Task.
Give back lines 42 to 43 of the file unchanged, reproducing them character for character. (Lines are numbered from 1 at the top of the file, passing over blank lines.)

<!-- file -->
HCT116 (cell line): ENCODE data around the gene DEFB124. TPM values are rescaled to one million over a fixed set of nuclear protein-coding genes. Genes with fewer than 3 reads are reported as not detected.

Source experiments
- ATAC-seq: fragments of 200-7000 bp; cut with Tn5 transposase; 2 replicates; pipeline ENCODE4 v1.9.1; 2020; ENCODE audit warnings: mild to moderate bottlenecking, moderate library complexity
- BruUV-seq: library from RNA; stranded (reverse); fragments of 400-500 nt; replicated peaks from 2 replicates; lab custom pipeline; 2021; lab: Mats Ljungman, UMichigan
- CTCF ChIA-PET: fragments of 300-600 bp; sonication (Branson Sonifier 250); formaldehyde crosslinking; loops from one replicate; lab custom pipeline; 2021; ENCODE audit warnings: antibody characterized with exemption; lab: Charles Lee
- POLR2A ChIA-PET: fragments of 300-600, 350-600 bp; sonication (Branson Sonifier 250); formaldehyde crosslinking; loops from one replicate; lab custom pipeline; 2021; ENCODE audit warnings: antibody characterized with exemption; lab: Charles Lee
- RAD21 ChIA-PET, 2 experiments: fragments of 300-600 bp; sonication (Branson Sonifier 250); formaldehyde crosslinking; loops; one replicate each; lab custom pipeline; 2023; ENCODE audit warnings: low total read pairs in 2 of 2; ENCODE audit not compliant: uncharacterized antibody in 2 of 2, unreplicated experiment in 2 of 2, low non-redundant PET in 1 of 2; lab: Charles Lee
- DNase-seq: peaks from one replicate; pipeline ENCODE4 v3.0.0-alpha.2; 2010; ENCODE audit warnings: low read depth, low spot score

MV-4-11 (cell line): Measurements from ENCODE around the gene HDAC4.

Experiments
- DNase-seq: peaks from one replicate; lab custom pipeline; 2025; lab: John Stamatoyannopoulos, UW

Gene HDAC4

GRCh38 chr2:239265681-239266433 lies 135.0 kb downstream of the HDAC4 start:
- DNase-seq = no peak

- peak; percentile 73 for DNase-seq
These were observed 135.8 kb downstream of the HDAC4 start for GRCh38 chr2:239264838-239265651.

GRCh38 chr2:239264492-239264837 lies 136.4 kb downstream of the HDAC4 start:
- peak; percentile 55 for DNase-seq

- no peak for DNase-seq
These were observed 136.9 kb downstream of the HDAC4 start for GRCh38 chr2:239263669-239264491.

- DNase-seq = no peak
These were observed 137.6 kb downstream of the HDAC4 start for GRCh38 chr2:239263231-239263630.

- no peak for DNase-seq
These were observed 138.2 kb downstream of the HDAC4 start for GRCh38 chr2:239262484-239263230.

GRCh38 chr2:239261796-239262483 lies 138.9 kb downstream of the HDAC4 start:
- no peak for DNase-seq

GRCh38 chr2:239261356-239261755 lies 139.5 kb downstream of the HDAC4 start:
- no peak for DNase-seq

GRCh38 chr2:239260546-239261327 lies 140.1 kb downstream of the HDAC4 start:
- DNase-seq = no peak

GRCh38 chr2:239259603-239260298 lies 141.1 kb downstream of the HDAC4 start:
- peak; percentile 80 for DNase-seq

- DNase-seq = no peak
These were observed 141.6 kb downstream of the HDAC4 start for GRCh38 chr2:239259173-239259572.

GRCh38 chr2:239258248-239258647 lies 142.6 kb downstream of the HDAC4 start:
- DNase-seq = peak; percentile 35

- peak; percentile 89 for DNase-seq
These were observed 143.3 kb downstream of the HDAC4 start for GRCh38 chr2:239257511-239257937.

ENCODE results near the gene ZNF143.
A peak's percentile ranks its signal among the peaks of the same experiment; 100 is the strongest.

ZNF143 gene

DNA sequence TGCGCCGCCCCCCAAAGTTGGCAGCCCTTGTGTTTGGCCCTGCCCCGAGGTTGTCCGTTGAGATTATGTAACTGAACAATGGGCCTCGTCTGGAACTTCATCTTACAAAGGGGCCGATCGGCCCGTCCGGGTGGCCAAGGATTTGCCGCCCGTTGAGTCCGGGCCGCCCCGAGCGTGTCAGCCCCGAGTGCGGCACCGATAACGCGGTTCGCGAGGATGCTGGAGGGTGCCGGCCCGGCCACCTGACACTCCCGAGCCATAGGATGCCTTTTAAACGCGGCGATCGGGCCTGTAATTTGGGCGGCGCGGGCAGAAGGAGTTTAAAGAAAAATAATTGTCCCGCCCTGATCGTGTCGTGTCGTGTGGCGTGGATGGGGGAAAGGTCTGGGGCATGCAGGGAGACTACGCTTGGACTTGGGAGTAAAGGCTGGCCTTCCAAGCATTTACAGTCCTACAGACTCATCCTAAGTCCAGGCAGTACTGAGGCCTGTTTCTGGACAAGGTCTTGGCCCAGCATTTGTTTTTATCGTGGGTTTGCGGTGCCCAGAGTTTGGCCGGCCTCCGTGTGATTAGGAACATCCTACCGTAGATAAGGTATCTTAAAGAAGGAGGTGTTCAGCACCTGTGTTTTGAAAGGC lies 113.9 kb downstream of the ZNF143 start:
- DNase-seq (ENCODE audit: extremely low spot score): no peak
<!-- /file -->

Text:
DNA sequence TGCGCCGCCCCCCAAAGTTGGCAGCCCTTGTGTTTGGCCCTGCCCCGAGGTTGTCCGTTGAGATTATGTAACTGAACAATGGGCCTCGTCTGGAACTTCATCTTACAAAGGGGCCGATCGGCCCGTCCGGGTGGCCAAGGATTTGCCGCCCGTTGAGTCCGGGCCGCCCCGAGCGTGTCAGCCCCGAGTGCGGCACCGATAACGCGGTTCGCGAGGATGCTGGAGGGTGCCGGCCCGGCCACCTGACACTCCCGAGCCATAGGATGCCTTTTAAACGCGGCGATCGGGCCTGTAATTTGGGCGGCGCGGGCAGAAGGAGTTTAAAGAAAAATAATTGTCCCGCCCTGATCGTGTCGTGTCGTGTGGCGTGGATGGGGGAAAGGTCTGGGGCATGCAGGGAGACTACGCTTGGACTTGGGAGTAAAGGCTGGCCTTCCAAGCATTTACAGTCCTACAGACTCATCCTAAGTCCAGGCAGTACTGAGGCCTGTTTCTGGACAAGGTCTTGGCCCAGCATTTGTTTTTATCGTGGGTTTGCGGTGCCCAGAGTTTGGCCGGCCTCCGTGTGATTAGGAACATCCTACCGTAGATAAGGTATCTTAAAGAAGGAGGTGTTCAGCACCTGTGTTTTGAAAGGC lies 113.9 kb downstream of the ZNF143 start:
- DNase-seq (ENCODE audit: extremely low spot score): no peak